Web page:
Yes. Several large and small banks offer online applications for savings accounts, and there are also online-only financial institutions to consider.

Online-only savings accounts are often less expensive than other savings accounts, though they may not offer the same flexibility, features, or face-to-face service as more traditional savings accounts.

What is the interest rate on savings accounts?

As banks frequently change their rates, the most accurate way to look at interest rates on savings accounts is to use a savings accounts comparison tool. When you look at the savings rate check what the maximum and minimum rates are. Often banks will offer you a promotional rate for the first few months which is competitive, but then revert back to a base rate which can sometimes be less than inflation. Ongoing bonus rates are often a safer bet as they will keep rewarding you with the maximum rate, provided you meet their criteria

What is a good interest rate for a savings account?

A good rule of thumb to keep in mind with savings accounts is to look for a rate that is higher than the CPI inflation rate. This number is constantly changing, so check the Reserve Bank of Australia’s page. If you aren’t earning interest above this then the value of your money will go backwards over time.

How to open a savings account for my child?

Some banks and financial institutions allow parents to open a bank account for their child as soon as it is born, and start depositing funds to go towards the child’s future.

Children’s savings accounts generally don’t have fees, and are structured to help develop positive financial habits by limiting withdrawals, encouraging regular deposits, and earning interest on the savings, similarly to standard savings accounts.

How do I open a savings account?

Opening a savings account is a relatively simple process. If you’ve found an account with a suitable interest rate, you’ll just need to get in contact with your chosen lender via a branch, phone call or hop online to begin the process. 

You may be required to provide:

  • Personal details, including identification (driver’s license, passport etc.)
  • Tax file number
  • Employment details

Can you have a joint savings account?

Yes. Joint savings accounts can be useful for two or more people wanting to combine their savings to meet shared financial goals, including spouses, flatmates and business partners.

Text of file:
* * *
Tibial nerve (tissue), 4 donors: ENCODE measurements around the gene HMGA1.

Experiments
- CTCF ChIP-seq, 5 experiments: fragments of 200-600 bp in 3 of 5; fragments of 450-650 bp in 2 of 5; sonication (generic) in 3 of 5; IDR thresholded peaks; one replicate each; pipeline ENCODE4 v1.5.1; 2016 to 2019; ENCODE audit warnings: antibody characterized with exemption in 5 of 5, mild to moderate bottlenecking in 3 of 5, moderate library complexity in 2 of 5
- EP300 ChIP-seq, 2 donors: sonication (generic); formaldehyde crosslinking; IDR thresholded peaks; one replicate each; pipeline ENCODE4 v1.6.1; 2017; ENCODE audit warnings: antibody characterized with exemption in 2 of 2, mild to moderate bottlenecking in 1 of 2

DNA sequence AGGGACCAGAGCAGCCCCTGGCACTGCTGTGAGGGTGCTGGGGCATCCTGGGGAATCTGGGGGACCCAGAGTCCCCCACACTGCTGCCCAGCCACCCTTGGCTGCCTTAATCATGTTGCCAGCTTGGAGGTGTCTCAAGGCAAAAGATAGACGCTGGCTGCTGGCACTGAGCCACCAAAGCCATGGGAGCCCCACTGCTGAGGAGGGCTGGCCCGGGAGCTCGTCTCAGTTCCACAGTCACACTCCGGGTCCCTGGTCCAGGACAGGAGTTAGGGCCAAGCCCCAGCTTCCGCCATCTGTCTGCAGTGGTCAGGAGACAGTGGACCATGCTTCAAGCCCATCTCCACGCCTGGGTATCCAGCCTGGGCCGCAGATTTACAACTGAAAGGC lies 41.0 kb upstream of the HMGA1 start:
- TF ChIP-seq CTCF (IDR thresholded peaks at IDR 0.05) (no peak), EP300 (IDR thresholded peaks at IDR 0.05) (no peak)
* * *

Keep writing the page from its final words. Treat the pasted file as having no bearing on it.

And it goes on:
Some joint savings accounts require all parties to sign before they can access the money. While less convenient, this extra security can help encourage all parties to meet their shared financial goals.

Other joint savings accounts allow any of the account holders to access the money. These accounts can be convenient for financially responsible couples that trust one another implicitly. 

Can I overdraft my savings account?

A lot of savings accounts won’t let you overdraw. Some will allow this feature but you’ll need to apply first. It’s best to read the fine print and check with your lender whether this is a feature they offer. It can be a helpful addition, but as your lender can charge you a fee as well as interest for going into negative numbers, it’s best to avoid overdrafting when possible.

Can you direct deposit to a savings account?

Yes. You can make one off payments or set up regular direct deposits into a savings account. This can be organised easily through online banking or by making deposits in a branch. Talk to your lender to find out the easiest way for you to set up direct deposits.

How can I get a $4000 loan approved?

While personal loans and medium amount loans don’t offer guaranteed approval, there are steps you can take to help increase the likelihood of your application being approved, including:

  • Fulfilling the eligibility criteria (providing ID, proof of residency, proof of income etc.)
  • Checking your credit history (you can order one free copy of your credit file per year, and make sure that there aren’t any errors that may be bringing down your credit score)
  • Comparing carefully before applying (making multiple loan applications can mean having your credit checked multiple times, which can look bad to some lenders and reduce your chances of being approved by them)